Description of Historic Place
Located at 15 Trafalgar Street, in a beautiful neighbourhood, just south of St. Catharines' downtown core, the Burgoyne House is an impressive home designed in the Classical Revival style. Situated just outside the boundary of the Yates Street Heritage District, the Burgoyne House complements the well-maintained old neighbourhood, which is comprised of an eclectic mix of homes built in various time-periods in various styles.
The property has been designated for its heritage value by the City of St. Catharines By-law 2001-141.
The Burgoyne House had a century long association with the Burgoyne family, as well as several other prominent families. The Burgoyne House was constructed, in 1870, for Calvin Brown, a local barrister and the first mayor of St. Catharines. Brown owned the home for a few short years before selling it to James Taylor of the Taylor and Bates Brewing Company, in 1874. Mary Lavina Burgoyne purchased the property in 1890, thus beginning the Burgoyne family's 106 years of ownership. At the time of the purchase, the property included the adjacent parcel of land, now recognized as 17 Trafalgar Street. The last Burgoyne to own the property was Henry B. Burgoyne, president and publisher of the St. Catharines Standard; who sold the property in 1996. The front façade of the home does not face onto Trafalgar Street, but rather onto Ontario Lane. Ontario Lane now ends at Trafalgar Street, but would have, at one time, passed right in front of the home. Due to these alterations, the home is only accessible from Trafalgar Street, which runs perpendicular to the house, giving the home an increased sense of status and privacy.
The beauty of Classical Revival style can be seen in the detailing of a building's doors and windows. The Burgoyne residence is a two-storey brick house with Classical Revival influences most prominent in the home's massive panelled front door which has a high entablature and dominates the frontispiece that rises to a gable. Situated at the top of the gable is a two-section window with four lights in each section, limestone lugsills, round heads topped with brick voussoirs and flanked by original decorative shutters. To one side of the main entry, at a height that sits between the first and second floor windows, is a multiple-light oriel window which, from the interior, provides for a lovely view from the landing of the grand staircase. Narrow, multi-light rectangular windows are also located in the sides of the frontispiece. The remaining windows, which are double hung six-over-one sash construction, are all decorated with contrasting stone lugsills, shutters, and elaborate brickwork at the heads. An exceptionally tall window located to the right of the front entry, crafted in the same style, dominates the northwest corner of the first floor. Each of the building's two end gables incorporates a chimney and cornice.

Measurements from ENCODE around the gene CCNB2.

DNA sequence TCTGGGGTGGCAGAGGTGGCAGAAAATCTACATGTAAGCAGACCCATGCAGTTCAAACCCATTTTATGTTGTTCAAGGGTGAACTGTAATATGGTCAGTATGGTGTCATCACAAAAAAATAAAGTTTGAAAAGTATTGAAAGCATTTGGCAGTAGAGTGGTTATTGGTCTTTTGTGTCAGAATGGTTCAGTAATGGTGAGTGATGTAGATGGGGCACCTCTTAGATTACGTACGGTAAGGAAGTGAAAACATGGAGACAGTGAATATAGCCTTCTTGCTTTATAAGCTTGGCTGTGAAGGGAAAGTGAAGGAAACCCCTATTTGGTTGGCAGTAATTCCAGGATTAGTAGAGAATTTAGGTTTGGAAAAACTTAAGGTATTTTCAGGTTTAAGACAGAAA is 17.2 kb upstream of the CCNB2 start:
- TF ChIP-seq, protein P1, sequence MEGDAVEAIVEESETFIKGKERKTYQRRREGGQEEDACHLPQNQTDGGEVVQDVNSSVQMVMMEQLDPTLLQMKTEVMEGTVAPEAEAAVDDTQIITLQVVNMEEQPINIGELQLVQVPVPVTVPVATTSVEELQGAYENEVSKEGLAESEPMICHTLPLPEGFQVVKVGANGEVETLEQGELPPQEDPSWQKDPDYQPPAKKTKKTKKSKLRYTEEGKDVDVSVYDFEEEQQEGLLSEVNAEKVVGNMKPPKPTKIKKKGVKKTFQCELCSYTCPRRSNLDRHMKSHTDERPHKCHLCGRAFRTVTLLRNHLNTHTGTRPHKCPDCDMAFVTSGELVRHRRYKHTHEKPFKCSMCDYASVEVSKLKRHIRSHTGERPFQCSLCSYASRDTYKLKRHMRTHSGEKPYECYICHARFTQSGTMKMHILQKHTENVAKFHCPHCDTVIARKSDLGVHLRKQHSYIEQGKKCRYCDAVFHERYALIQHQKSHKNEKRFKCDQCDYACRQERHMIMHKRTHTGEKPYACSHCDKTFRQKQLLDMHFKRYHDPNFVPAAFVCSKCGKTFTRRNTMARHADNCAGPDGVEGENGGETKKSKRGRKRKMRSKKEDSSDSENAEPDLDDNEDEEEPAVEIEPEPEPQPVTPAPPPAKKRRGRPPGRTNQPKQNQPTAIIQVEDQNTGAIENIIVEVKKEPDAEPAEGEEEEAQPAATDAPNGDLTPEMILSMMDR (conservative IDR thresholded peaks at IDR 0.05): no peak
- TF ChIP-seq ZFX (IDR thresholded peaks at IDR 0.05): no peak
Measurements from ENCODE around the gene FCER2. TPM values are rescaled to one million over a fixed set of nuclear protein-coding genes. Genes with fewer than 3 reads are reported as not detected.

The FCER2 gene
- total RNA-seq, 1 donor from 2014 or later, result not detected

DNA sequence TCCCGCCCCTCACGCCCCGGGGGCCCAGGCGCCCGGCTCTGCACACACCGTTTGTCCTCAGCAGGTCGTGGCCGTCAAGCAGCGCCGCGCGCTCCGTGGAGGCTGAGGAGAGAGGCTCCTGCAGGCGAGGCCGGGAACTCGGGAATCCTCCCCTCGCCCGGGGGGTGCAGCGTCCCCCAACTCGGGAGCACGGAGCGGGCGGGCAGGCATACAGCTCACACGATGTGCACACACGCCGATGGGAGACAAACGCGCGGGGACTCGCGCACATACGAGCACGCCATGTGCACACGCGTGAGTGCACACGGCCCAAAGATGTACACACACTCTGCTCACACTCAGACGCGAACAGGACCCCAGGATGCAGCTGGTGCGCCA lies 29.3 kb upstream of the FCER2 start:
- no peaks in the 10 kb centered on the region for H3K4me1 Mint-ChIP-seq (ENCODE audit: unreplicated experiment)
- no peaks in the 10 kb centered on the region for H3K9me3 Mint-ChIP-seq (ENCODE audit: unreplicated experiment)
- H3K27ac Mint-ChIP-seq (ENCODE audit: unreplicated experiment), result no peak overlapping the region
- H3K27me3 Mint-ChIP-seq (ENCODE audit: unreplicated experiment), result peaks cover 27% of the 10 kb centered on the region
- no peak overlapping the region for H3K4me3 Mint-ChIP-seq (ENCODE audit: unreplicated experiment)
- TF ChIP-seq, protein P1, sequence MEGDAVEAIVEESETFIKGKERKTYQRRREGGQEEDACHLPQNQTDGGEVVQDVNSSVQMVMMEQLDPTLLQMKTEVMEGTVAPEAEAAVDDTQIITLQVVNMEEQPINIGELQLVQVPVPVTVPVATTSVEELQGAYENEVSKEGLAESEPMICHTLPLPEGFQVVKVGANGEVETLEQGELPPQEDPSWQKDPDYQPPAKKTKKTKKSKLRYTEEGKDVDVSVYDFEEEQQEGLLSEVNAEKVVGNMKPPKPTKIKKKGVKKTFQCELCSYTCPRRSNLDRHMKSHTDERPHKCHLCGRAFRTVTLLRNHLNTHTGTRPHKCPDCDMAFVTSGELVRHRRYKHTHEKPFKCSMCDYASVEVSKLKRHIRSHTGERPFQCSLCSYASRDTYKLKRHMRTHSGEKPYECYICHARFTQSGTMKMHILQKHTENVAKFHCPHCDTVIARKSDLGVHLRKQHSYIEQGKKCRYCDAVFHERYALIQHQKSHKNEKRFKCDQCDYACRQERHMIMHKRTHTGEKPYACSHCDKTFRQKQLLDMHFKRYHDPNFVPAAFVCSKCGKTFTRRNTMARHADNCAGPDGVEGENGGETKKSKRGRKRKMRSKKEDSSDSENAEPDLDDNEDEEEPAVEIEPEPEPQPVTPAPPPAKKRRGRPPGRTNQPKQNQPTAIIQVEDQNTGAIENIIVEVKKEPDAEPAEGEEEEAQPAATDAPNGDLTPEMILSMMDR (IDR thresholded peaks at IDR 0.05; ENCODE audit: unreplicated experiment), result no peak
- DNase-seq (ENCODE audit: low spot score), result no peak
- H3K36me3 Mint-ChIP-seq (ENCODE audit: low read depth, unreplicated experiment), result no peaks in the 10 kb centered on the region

Contextually, the Burgoyne Residence located immediately outside of the Yates Street Heritage District boundary, is a strong focal point in the neighbourhood that is situated on the periphery of the downtown core. The historical development of this district has strong ties to the first Welland Canal and the Merritt Family, one of the founding families of St. Catharines. Within the context of the greater neighbourhood, the Burgoyne Residence adds to the heritage value of the district, which is made up of an eclectic mix of homes in various styles and from various time-periods.
Source: The City of St. Catharines By-law 2001-141.
Character defining elements that reflect the heritage value of the Burgoyne House include its:
- location immediately outside of the Yates Street Heritage District
- location within the downtown district and close to the site of the First Welland Canal
- long association with the Burgoyne Family, the first mayor of St. Catharines, and one of the original owners of a local brewing company
- classical revival elements, which include the panelled front entry, classical mouldings, high frontispiece, oriel window, vestibule side rectangular multi-light windows, six-over-one sash windows with limestone lugsills, and decorative heads, front gable with two-section four light windows with brick voussoirs, two end gable with cornice and chimneys, use of brick and contrasting local limestone
- irregular placement of the home, at the end of Trafalgar Street